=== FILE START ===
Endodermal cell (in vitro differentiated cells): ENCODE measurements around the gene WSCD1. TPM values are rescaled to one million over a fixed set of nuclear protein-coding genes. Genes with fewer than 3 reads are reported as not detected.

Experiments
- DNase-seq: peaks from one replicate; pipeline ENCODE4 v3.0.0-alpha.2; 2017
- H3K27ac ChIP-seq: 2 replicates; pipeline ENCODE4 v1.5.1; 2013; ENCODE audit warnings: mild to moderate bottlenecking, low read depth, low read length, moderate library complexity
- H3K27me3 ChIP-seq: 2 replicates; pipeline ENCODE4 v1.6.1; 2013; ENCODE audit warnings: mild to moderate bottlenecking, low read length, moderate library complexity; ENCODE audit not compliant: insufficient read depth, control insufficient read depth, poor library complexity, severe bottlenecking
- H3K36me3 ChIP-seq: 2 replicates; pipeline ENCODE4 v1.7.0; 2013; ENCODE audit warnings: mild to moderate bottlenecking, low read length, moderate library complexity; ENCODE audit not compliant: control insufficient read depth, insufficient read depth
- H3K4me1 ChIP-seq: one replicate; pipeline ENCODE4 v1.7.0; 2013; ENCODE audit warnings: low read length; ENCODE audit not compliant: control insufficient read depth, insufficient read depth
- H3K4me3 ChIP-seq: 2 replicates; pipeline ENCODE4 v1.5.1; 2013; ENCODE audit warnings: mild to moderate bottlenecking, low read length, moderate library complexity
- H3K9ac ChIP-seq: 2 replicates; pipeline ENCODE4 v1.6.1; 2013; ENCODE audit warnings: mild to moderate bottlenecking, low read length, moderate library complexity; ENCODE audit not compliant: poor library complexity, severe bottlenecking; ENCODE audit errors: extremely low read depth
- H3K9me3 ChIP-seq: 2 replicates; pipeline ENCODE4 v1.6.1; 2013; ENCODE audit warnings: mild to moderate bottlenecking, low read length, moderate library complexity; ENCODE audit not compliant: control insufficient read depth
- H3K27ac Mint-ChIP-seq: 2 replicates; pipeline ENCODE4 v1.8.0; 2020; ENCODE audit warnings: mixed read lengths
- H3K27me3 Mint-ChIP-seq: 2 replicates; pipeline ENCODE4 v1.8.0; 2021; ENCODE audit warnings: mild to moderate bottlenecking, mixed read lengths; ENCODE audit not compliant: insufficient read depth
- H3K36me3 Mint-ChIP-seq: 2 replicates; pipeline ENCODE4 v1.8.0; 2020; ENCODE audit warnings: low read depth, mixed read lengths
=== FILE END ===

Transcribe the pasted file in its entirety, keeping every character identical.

Endodermal cell (in vitro differentiated cells): ENCODE measurements around the gene WSCD1. TPM values are rescaled to one million over a fixed set of nuclear protein-coding genes. Genes with fewer than 3 reads are reported as not detected.

Experiments
- DNase-seq: peaks from one replicate; pipeline ENCODE4 v3.0.0-alpha.2; 2017
- H3K27ac ChIP-seq: 2 replicates; pipeline ENCODE4 v1.5.1; 2013; ENCODE audit warnings: mild to moderate bottlenecking, low read depth, low read length, moderate library complexity
- H3K27me3 ChIP-seq: 2 replicates; pipeline ENCODE4 v1.6.1; 2013; ENCODE audit warnings: mild to moderate bottlenecking, low read length, moderate library complexity; ENCODE audit not compliant: insufficient read depth, control insufficient read depth, poor library complexity, severe bottlenecking
- H3K36me3 ChIP-seq: 2 replicates; pipeline ENCODE4 v1.7.0; 2013; ENCODE audit warnings: mild to moderate bottlenecking, low read length, moderate library complexity; ENCODE audit not compliant: control insufficient read depth, insufficient read depth
- H3K4me1 ChIP-seq: one replicate; pipeline ENCODE4 v1.7.0; 2013; ENCODE audit warnings: low read length; ENCODE audit not compliant: control insufficient read depth, insufficient read depth
- H3K4me3 ChIP-seq: 2 replicates; pipeline ENCODE4 v1.5.1; 2013; ENCODE audit warnings: mild to moderate bottlenecking, low read length, moderate library complexity
- H3K9ac ChIP-seq: 2 replicates; pipeline ENCODE4 v1.6.1; 2013; ENCODE audit warnings: mild to moderate bottlenecking, low read length, moderate library complexity; ENCODE audit not compliant: poor library complexity, severe bottlenecking; ENCODE audit errors: extremely low read depth
- H3K9me3 ChIP-seq: 2 replicates; pipeline ENCODE4 v1.6.1; 2013; ENCODE audit warnings: mild to moderate bottlenecking, low read length, moderate library complexity; ENCODE audit not compliant: control insufficient read depth
- H3K27ac Mint-ChIP-seq: 2 replicates; pipeline ENCODE4 v1.8.0; 2020; ENCODE audit warnings: mixed read lengths
- H3K27me3 Mint-ChIP-seq: 2 replicates; pipeline ENCODE4 v1.8.0; 2021; ENCODE audit warnings: mild to moderate bottlenecking, mixed read lengths; ENCODE audit not compliant: insufficient read depth
- H3K36me3 Mint-ChIP-seq: 2 replicates; pipeline ENCODE4 v1.8.0; 2020; ENCODE audit warnings: low read depth, mixed read lengths